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Dormouse prints in footprint tracking tunnel. By Matt Parkins

Negative records are important Finding hazel dormice isn’t easy. And it’s even more difficult to prove that they’re absent from a particular patch. But dormice are protected in law. So, when new houses are built or roads expanded, the developers must ensure that any hedges, shrubby habitat or woodlands that are likely to be disturbed …

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Hazel dormouse in Briddlesford Woods - Isle of Wight. Credit Clare Pengelly (4)

David Talbot describes his experience volunteering this summer with the Back On Our Map (BOOM), Natural England and Morecambe Bay Partnership (MBP) during the landmark release of the 1000th hazel dormouse in Britain, as part of PTES’ National Dormouse Reintroduction Programme. Getting involved in citizen science My experience as a volunteer started pre Covid-19 in …

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pond below sandhills

Our nature reserve on the Isle of Wight, Briddlesford Woods, is an ancient woodland which has a rich array of woodland flora and rare invertebrates, but is best known for its unique assemblage of mammals. It provides a home for red squirrels, 9 bat species and hazel dormice. This means we have to balance the …

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Common-shrew-Erni-Shutterstock-

Supporter Kenneth Phipps sheds light on some of Britain’s smallest and often overlooked mammals. The British mainland has three species of shrew, common, pygmy, and water shrew, and all of these little insectivores have intriguing lifestyles. Shrinking shrews Common, pygmy and water shrews undergo a sudden reduction in body weight during winter. This isn’t due …

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2017WawanXenaCapture_0093

In Western Java our Conservation Partner, Anna Nekaris, has been learning more about slow lorises. Slow lorises are one of the few mammals around the world that have a toxic bite. Other venomous species include solenodons: long-snouted, golden, burrowing creatures and water shrews: tiny, dark divers. Studying play Many young animals learn life skills through …

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Greater-horseshoe-bat-Carl-Allen-Shutterstock

Guest author, Anna Shaw, looks at the importance of insects in the diets of mammals, and what we can do to stock up our garden larder. Insects make up a lesser or greater part of the diets of many British mammals. Badgers, hedgehogs, shrews and some voles and mice, for example, consume insects as part …

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Asiatic wild dog dhole Karl Weller Shutterstock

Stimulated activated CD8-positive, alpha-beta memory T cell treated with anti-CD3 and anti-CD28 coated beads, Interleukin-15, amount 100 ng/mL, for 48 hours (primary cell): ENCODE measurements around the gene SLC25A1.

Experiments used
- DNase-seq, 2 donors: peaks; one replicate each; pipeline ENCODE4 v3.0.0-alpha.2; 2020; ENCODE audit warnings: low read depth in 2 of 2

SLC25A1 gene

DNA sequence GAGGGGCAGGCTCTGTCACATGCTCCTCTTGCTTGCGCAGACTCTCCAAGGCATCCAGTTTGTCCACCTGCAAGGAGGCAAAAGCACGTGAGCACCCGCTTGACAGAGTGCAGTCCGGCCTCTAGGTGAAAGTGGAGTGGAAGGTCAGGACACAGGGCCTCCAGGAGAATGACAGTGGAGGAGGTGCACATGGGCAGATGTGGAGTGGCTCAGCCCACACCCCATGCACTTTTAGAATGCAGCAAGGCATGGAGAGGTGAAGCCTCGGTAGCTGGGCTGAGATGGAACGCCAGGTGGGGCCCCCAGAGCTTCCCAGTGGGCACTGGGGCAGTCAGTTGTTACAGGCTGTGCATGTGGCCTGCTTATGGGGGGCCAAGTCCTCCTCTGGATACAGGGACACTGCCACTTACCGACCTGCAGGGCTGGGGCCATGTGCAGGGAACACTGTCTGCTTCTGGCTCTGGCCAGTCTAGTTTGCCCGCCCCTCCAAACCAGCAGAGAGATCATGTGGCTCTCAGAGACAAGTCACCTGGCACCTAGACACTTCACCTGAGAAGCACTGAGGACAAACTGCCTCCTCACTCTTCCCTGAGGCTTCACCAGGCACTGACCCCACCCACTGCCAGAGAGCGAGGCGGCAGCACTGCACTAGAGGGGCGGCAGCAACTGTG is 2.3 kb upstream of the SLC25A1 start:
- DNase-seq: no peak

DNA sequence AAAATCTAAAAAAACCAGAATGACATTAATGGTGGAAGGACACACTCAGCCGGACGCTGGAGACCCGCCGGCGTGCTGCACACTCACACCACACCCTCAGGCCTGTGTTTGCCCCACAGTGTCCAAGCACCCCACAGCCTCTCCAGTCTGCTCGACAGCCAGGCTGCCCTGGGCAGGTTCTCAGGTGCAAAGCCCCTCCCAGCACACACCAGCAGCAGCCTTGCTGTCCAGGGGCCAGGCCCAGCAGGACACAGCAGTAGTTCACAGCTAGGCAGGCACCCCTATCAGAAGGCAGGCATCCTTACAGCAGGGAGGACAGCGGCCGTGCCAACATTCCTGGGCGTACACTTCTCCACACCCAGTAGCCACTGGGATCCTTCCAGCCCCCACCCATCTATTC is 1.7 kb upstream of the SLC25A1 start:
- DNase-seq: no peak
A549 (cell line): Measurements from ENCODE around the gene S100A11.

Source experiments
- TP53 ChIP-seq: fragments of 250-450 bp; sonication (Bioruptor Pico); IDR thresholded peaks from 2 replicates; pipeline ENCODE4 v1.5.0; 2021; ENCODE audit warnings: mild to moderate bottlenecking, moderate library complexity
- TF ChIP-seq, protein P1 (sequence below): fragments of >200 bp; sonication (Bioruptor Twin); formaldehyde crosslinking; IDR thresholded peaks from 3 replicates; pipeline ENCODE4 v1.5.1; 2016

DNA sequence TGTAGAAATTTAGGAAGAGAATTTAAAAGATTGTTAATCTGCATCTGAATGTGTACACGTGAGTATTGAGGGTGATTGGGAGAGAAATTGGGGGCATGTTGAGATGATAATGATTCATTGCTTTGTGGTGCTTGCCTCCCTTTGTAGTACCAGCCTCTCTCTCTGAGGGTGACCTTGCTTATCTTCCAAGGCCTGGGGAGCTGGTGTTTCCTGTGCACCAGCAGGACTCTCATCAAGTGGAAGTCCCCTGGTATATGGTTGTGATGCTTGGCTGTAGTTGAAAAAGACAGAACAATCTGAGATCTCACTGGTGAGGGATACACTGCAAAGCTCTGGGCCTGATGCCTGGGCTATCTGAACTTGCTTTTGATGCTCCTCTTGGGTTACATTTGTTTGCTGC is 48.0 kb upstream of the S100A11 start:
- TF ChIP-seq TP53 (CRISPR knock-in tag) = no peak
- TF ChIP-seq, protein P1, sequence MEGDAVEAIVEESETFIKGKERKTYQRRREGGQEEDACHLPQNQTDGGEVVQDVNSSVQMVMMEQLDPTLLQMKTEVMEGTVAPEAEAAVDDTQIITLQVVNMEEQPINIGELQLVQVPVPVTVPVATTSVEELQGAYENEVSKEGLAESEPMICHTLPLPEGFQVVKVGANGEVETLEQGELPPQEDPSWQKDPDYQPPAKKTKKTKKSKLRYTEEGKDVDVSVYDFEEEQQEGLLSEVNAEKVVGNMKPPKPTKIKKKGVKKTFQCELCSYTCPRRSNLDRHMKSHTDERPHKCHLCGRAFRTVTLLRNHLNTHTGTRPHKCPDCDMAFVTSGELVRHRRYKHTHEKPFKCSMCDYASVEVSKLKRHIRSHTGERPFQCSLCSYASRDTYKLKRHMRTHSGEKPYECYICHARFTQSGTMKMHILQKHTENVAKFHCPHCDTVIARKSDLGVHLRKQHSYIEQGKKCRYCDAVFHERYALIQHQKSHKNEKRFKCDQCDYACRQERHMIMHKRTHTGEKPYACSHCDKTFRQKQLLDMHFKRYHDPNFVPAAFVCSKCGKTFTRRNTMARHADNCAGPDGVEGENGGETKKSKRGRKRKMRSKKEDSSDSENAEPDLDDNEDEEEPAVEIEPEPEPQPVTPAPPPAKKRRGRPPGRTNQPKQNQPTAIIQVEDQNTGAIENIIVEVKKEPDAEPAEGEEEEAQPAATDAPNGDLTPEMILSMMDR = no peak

Yadav Ghimirey works for Friends of Nature, a youth-led wildlife charity based in Nepal. PTES has been providing support for Yadav and his team as they help endangered dholes, or Asiatic wild dogs, return to their region. Wild dog numbers plummeted across their range, mostly due to persecution and habitat loss. But in recent years, …

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A better future for mountain hares in Scotland - photo credit Peter Wey

Research shows brown hares are predicted to take over mountain hare habitat as temperatures rise Climate change is putting the future of our Peak District mountain hares at risk. This important but alarming research has been carried out by Carlos Bedson, at Manchester Metropolitan University, with support from PTES. The Peak District’s altitude and colder …

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Brown rat

Neighbours, however good, don’t always rub along smoothly and sometimes the attentions of our wild ones can be unwanted. But lethal pest-control methods are often indiscriminate and don’t necessarily solve the problem. Kevin Newell, from Humane Wildlife Solutions, looks at the more humane and ecologically-minded alternative to discourage rats in your garden. Sadly, when someone …

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Dormouse in hand by Jago Miller BOOM

Dormice reintroduction June 2021 We were delighted to team up with various partners to release the 1000th hazel dormouse in Lancashire last week. Thirty animals were released into a woodland in the Arnside and Silverdale Area of Outstanding Natural Beauty (a nationally protected landscape covering parts of north Lancashire and south Cumbria). Reintroductions are crucial …

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_MG_5631_NDormiceBriddlesford dormouse box checksBox check Oct 2009 Clare Pengelly, free

Along with our partners at Natural England, PTES collate records from over 400 dormouse monitoring sites across the UK. The NDMP now has hundreds of trained monitors regularly checking dormouse boxes throughout the year. We’re extremely grateful to all our dormouse monitors for their great contribution to dormouse conservation. How long have you been monitoring for? …

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Hazel Dormouse (Muscardinus avellanarius ) |Haselmaus

All organisms shed DNA into the environment. Sources of DNA include mucus, hair or fur, skin, urine and faeces. This environmental DNA, or eDNA, can be extracted from samples taken in the wild (usually soil or water) and used to detect different species, measure biodiversity, and even look at the abundance of different animals. It’s …

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